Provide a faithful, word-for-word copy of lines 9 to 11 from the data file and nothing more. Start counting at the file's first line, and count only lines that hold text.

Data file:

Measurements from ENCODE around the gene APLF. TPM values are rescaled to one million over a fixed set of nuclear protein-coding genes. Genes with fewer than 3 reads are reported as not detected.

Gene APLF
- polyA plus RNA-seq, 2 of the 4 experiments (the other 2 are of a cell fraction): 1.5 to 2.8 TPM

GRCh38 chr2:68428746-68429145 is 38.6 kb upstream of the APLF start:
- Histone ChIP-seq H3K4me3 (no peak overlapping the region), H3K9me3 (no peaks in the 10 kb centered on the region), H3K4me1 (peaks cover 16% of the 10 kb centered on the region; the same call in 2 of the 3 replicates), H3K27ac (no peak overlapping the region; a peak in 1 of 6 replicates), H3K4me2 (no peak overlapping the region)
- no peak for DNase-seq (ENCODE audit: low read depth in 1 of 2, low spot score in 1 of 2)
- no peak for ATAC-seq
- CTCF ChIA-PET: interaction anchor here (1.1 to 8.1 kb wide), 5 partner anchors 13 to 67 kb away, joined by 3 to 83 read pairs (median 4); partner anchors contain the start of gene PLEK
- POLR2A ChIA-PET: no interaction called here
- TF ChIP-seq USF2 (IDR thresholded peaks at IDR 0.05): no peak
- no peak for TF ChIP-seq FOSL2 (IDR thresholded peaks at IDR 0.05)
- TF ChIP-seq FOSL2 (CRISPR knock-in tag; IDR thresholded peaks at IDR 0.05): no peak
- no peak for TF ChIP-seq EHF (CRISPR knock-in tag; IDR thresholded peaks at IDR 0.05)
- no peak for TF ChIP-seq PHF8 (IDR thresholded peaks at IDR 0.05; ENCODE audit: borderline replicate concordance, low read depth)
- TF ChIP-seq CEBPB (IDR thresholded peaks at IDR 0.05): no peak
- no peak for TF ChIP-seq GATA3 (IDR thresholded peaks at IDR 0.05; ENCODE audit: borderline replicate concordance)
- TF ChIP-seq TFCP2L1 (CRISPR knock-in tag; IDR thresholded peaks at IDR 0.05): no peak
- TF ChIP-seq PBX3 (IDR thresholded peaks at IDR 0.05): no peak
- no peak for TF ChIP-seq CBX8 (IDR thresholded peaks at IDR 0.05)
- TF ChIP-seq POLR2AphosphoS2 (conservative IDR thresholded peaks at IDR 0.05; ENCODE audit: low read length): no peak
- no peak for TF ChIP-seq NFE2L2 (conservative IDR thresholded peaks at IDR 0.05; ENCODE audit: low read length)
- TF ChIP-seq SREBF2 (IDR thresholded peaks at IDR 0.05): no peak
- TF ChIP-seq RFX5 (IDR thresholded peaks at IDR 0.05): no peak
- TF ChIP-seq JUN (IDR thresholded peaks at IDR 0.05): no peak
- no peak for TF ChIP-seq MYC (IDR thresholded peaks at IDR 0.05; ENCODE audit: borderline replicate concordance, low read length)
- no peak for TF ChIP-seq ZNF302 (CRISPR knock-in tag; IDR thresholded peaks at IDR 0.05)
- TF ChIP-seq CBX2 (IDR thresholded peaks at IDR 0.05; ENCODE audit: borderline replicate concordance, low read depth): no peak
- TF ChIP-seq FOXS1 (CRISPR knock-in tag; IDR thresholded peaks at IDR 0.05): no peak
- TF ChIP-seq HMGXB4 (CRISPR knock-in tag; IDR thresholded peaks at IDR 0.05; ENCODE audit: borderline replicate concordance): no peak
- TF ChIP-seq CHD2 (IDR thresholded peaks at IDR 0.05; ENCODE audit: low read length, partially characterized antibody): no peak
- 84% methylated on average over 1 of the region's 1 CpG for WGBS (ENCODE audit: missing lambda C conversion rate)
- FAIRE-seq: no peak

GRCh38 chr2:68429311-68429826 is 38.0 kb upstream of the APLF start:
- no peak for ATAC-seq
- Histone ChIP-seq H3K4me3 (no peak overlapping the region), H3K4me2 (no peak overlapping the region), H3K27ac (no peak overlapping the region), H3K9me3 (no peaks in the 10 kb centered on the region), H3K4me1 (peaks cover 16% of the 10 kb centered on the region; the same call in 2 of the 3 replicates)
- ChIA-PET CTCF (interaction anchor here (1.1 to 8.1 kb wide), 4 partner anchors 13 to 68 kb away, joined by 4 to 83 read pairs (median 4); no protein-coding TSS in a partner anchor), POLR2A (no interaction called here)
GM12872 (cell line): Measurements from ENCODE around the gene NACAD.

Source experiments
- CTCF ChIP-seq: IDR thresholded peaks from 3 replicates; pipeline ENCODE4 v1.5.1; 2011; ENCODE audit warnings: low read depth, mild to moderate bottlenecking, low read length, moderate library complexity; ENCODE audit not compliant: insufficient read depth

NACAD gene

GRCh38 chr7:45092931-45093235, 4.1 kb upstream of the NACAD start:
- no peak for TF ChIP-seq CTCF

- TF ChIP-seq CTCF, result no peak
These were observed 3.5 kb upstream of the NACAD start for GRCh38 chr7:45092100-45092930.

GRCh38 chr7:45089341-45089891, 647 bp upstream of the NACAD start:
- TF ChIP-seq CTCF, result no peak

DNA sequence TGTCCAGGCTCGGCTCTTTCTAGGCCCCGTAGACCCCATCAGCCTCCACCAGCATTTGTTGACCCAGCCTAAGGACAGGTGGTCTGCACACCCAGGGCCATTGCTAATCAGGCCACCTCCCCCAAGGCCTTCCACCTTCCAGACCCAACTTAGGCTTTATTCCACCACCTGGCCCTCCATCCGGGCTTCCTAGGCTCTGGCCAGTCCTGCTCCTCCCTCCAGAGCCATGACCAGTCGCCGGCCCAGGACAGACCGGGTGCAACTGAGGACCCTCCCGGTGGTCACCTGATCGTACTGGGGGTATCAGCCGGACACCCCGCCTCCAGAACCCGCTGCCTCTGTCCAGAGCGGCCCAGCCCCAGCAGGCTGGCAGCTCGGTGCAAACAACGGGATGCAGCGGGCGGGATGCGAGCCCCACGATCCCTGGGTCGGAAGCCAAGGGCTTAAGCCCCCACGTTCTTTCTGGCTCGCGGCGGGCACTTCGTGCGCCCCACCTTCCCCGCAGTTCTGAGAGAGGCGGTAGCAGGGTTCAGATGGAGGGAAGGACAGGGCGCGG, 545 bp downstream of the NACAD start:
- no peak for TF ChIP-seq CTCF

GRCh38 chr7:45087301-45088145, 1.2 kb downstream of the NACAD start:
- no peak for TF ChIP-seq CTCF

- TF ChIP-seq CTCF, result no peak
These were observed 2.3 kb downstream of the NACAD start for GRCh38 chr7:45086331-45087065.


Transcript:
- POLR2A ChIA-PET: no interaction called here
- TF ChIP-seq USF2 (IDR thresholded peaks at IDR 0.05): no peak
- no peak for TF ChIP-seq FOSL2 (IDR thresholded peaks at IDR 0.05)